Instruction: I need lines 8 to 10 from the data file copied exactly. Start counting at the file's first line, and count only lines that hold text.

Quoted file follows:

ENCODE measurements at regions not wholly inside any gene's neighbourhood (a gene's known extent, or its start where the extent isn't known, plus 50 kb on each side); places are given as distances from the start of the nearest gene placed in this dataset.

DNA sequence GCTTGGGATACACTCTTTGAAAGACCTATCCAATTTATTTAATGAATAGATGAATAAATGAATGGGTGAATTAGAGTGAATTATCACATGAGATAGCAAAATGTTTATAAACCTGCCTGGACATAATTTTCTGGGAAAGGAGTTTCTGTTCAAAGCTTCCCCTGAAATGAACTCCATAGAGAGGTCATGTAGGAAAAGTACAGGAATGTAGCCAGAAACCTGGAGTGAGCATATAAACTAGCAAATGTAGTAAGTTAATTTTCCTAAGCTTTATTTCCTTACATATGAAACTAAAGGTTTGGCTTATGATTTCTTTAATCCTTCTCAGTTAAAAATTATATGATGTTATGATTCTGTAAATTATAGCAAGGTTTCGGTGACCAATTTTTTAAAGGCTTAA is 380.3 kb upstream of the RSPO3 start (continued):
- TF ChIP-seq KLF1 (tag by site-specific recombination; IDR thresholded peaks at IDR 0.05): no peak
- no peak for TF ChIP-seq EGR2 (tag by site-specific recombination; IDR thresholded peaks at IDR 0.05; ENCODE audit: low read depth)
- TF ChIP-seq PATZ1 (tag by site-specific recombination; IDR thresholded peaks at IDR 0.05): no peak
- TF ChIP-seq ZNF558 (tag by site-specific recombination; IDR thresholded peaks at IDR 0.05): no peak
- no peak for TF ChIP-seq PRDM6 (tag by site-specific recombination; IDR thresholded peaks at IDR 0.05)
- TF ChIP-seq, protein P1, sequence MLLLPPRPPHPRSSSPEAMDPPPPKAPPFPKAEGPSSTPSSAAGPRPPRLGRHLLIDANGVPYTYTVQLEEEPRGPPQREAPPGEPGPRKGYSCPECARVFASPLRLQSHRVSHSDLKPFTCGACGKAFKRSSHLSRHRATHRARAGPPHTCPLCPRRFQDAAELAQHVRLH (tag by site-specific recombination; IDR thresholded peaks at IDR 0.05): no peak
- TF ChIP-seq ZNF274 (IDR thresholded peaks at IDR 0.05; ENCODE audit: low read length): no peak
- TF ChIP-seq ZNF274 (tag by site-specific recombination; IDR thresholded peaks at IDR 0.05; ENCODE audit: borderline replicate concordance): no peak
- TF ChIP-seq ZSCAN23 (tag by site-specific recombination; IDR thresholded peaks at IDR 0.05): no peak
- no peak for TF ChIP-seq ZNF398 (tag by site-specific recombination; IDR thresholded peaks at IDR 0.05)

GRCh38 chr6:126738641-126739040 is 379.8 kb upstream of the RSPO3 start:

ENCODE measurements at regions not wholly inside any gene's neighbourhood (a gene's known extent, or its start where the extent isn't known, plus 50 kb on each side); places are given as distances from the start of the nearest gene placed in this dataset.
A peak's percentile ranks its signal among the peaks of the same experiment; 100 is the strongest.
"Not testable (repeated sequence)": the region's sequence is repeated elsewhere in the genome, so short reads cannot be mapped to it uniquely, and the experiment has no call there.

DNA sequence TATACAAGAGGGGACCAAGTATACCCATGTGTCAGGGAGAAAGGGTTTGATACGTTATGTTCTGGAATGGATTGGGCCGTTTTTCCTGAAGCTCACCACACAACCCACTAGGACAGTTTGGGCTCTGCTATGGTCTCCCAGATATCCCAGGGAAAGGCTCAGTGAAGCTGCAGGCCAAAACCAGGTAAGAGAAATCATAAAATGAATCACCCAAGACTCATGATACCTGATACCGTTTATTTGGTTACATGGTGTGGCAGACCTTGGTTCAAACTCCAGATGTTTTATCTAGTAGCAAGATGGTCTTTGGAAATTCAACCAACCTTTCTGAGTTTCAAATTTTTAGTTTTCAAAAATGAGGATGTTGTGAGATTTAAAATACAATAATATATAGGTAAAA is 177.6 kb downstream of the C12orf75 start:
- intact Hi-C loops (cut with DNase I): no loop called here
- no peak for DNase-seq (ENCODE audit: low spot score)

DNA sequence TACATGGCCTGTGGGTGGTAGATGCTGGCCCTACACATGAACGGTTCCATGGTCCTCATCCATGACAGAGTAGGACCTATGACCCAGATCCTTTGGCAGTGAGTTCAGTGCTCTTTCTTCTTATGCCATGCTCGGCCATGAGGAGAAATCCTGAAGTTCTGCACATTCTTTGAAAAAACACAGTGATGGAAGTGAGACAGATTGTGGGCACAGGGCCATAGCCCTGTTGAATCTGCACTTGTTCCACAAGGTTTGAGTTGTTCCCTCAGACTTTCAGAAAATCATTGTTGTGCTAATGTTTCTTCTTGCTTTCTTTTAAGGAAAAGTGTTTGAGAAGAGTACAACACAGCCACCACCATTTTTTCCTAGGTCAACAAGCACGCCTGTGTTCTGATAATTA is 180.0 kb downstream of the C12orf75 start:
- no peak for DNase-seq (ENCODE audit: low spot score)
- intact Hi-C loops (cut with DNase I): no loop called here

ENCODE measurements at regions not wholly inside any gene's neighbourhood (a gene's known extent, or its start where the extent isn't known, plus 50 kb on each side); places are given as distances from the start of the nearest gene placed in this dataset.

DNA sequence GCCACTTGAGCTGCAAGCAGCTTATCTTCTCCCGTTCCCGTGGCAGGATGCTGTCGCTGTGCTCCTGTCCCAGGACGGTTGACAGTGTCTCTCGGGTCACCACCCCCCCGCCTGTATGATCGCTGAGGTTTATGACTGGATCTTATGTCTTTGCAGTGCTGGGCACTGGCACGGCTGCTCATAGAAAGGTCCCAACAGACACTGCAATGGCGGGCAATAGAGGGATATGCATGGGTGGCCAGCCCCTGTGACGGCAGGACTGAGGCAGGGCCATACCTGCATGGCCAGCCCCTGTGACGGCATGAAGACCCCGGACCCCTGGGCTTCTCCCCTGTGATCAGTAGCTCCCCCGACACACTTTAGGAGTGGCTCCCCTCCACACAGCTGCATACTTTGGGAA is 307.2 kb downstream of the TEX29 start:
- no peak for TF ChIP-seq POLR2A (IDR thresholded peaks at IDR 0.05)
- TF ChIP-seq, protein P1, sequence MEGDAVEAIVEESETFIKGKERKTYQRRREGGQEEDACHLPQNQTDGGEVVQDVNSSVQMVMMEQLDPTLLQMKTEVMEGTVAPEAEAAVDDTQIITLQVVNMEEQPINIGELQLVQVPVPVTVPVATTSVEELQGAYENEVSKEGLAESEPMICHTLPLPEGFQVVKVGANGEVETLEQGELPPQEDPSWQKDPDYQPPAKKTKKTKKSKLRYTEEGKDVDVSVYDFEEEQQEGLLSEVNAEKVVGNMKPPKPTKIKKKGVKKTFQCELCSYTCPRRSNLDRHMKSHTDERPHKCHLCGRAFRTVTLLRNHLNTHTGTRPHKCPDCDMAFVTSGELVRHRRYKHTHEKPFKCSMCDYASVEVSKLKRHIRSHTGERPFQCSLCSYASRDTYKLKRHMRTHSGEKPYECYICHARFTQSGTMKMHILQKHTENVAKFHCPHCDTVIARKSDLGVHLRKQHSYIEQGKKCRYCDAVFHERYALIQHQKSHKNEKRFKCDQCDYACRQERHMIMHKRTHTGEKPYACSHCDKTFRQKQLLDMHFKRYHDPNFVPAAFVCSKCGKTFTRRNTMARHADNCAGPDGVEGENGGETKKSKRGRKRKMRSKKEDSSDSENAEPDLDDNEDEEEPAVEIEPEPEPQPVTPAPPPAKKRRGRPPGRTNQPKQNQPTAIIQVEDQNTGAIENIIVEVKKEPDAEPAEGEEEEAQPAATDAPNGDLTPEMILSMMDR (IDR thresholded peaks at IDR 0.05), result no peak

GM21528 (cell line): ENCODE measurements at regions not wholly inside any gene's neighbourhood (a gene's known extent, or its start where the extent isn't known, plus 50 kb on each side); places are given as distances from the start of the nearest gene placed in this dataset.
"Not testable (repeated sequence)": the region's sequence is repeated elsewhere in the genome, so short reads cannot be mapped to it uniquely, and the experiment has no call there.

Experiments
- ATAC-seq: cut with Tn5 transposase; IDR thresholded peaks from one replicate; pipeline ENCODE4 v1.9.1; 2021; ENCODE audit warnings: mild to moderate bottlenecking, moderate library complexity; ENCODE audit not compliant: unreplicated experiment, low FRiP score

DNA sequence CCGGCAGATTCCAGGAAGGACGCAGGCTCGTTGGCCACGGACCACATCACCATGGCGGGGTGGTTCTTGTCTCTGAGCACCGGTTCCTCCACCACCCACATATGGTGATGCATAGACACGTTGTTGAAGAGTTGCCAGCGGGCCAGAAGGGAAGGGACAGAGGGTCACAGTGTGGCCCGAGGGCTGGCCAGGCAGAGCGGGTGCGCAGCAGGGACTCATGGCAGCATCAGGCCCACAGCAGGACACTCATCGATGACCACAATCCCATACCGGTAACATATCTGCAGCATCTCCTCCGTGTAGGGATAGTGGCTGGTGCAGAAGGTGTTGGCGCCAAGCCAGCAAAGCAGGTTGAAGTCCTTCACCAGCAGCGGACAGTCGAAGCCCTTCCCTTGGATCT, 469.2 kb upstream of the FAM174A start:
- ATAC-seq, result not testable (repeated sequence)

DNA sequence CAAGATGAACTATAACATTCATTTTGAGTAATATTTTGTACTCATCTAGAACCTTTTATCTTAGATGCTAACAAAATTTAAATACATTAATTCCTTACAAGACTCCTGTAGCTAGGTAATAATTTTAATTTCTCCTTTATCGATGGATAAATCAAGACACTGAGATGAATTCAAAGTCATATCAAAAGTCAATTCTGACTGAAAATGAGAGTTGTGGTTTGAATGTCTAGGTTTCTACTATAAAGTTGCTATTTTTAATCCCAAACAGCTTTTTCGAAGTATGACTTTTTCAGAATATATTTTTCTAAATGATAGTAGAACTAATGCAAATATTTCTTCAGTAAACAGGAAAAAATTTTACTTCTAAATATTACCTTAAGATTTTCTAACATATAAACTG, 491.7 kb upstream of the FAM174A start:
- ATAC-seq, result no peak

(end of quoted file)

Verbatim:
- TF ChIP-seq, protein P1, sequence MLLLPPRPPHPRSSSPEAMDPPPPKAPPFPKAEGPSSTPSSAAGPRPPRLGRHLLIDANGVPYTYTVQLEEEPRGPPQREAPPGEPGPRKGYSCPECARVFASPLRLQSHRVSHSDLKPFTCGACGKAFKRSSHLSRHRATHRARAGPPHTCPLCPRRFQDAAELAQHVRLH (tag by site-specific recombination; IDR thresholded peaks at IDR 0.05): no peak
- TF ChIP-seq ZNF274 (IDR thresholded peaks at IDR 0.05; ENCODE audit: low read length): no peak
- TF ChIP-seq ZNF274 (tag by site-specific recombination; IDR thresholded peaks at IDR 0.05; ENCODE audit: borderline replicate concordance): no peak